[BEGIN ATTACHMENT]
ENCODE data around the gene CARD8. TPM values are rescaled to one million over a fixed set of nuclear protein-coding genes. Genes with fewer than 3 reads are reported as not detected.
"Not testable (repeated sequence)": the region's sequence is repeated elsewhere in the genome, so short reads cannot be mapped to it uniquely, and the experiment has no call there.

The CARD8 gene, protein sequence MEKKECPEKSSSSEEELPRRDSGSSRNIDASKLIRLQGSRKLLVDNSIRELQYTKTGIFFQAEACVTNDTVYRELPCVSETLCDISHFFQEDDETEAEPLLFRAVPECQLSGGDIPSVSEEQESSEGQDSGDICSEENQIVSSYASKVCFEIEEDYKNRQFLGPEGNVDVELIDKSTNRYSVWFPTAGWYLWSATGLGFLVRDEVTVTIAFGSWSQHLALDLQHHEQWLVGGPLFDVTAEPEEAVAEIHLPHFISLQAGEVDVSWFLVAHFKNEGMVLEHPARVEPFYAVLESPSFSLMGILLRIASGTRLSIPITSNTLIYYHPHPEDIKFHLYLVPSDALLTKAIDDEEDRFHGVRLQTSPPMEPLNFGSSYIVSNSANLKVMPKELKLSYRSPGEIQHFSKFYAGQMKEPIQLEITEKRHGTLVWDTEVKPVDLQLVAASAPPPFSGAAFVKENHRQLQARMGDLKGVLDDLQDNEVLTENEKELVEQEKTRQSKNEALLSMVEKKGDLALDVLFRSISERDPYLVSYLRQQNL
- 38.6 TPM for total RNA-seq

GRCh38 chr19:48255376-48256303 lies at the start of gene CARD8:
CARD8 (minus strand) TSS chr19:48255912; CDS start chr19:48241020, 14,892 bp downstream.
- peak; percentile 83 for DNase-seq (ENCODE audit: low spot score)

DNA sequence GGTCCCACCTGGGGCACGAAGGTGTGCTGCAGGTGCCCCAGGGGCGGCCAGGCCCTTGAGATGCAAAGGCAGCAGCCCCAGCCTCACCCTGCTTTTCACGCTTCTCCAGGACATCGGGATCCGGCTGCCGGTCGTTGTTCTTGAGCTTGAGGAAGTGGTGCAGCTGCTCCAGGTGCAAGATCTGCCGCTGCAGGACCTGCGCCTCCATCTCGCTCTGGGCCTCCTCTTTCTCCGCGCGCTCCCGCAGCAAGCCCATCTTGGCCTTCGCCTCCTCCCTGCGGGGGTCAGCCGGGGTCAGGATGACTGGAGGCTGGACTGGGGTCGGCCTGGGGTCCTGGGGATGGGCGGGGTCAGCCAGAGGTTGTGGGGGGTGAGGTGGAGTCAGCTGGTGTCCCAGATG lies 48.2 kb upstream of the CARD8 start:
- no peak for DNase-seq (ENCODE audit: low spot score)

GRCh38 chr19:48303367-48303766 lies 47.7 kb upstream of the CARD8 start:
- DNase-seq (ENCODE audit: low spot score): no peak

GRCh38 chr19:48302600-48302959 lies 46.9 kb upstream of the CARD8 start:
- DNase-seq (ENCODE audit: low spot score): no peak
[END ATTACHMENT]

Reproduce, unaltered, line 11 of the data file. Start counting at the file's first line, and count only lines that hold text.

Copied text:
- DNase-seq (ENCODE audit: low spot score): no peak